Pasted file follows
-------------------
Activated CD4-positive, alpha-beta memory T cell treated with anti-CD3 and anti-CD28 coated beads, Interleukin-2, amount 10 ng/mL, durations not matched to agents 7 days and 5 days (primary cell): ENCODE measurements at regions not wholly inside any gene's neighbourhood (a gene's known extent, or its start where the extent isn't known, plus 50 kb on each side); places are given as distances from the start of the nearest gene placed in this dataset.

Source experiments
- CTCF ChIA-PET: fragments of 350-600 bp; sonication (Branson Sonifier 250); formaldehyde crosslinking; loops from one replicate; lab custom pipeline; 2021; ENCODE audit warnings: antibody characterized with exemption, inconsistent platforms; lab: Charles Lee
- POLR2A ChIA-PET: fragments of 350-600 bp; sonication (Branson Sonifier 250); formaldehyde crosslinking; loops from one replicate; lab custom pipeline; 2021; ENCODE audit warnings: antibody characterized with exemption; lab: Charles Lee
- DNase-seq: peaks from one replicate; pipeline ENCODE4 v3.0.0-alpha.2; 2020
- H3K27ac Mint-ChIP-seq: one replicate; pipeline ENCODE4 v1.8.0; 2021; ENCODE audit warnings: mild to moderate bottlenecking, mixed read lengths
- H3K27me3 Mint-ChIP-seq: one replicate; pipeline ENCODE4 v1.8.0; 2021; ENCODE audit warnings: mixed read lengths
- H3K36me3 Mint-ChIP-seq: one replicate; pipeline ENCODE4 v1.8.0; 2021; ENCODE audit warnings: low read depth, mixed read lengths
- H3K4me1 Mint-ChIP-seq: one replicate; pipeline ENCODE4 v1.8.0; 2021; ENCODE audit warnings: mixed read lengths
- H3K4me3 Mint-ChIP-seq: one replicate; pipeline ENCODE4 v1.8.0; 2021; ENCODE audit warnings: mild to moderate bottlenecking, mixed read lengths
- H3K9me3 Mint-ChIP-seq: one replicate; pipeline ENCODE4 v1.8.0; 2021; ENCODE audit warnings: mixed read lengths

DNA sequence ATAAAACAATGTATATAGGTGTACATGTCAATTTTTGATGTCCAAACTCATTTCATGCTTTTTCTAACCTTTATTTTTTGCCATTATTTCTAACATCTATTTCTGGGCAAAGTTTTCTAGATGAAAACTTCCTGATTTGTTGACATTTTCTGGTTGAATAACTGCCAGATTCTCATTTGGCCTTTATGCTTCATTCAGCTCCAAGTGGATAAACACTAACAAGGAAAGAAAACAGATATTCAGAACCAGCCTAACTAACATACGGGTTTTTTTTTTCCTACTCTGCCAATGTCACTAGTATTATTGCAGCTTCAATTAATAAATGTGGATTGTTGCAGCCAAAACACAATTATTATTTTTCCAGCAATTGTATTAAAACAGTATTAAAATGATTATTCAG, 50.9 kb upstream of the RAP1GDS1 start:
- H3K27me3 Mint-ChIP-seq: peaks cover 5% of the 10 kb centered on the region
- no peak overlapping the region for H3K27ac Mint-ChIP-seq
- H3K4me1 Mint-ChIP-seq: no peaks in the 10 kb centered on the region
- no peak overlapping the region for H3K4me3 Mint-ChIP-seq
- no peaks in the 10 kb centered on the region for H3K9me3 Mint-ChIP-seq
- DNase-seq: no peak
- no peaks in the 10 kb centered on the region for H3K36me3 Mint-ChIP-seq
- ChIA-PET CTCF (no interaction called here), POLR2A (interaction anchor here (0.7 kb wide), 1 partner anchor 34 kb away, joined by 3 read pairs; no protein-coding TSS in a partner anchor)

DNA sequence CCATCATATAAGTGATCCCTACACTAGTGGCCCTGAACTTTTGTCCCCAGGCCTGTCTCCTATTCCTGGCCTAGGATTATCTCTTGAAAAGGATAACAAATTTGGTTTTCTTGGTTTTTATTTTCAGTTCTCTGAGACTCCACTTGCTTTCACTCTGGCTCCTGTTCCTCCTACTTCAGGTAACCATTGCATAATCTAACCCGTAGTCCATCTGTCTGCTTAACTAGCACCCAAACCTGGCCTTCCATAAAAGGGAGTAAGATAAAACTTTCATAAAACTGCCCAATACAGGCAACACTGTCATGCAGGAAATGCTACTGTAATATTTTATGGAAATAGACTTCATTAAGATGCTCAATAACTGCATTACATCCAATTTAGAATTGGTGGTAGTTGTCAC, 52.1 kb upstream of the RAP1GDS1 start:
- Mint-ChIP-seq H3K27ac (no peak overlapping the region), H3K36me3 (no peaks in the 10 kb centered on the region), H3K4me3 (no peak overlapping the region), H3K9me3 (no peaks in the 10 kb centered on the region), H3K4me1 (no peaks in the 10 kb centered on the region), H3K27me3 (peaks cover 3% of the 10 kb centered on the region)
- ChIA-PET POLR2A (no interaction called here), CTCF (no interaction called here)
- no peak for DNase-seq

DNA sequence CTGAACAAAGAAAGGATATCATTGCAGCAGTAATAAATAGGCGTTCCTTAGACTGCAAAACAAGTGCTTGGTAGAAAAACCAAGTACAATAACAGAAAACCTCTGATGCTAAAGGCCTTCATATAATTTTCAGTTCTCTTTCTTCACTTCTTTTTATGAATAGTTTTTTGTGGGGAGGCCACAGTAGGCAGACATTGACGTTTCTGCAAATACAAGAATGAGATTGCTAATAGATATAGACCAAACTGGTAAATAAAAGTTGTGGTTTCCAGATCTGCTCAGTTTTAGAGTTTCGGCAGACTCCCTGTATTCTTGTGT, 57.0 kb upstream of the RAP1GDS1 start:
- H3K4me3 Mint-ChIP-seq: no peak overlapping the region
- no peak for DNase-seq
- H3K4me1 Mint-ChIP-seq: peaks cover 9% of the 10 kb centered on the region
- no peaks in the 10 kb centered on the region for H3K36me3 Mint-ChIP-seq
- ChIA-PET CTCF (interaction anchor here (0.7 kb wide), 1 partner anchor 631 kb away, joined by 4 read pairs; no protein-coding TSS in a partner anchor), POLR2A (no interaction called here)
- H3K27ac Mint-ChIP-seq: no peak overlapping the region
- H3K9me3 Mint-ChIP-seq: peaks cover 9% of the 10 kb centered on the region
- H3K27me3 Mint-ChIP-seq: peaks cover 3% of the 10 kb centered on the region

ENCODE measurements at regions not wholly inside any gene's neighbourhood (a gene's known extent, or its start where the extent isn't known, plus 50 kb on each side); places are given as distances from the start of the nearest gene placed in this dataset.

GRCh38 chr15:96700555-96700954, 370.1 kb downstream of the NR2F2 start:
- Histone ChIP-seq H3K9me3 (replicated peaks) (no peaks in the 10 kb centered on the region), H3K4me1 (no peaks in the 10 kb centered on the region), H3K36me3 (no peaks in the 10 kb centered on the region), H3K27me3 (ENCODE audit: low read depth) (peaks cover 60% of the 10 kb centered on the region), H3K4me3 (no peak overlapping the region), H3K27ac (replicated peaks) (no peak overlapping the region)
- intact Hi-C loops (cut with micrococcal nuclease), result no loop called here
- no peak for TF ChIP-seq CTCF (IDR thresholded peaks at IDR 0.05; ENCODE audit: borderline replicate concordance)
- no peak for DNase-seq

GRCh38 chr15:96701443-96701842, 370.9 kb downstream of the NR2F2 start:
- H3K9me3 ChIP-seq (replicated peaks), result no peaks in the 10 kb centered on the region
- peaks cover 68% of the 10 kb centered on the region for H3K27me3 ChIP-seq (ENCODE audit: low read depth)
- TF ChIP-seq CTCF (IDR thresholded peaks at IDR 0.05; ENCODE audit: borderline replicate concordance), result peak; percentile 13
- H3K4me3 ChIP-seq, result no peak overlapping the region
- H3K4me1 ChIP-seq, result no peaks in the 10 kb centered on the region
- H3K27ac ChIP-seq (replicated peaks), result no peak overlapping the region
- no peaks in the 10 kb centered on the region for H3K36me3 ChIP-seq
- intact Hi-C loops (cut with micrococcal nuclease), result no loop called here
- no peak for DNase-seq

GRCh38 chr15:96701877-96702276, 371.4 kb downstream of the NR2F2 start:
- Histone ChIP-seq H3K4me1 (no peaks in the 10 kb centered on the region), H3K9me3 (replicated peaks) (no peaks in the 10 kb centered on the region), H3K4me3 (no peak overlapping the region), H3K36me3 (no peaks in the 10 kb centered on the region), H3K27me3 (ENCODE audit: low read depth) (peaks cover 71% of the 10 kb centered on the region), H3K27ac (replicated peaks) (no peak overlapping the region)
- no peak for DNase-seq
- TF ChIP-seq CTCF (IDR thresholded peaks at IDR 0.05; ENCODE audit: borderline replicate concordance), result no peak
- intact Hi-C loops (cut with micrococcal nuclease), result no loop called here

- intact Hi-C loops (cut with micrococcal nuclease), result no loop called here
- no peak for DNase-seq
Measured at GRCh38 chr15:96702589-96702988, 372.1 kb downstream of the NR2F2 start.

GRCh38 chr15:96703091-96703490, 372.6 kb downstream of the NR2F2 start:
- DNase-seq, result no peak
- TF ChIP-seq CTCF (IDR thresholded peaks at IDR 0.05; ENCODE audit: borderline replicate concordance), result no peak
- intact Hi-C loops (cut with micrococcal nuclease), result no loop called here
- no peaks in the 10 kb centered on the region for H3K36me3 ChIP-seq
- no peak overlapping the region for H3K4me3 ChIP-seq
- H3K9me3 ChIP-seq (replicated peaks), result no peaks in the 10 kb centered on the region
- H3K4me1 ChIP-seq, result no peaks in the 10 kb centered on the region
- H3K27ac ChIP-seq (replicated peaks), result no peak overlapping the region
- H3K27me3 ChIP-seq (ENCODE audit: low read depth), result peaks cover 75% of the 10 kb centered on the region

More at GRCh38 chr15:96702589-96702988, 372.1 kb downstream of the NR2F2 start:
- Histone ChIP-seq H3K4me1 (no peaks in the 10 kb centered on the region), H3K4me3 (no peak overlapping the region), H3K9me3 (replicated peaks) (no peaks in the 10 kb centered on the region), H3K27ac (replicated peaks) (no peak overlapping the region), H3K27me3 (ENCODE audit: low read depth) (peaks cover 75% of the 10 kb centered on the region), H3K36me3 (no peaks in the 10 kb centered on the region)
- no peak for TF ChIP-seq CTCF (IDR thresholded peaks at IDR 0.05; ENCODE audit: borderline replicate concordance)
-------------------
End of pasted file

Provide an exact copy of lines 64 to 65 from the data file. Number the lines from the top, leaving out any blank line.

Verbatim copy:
- H3K9me3 ChIP-seq (replicated peaks), result no peaks in the 10 kb centered on the region
- H3K4me1 ChIP-seq, result no peaks in the 10 kb centered on the region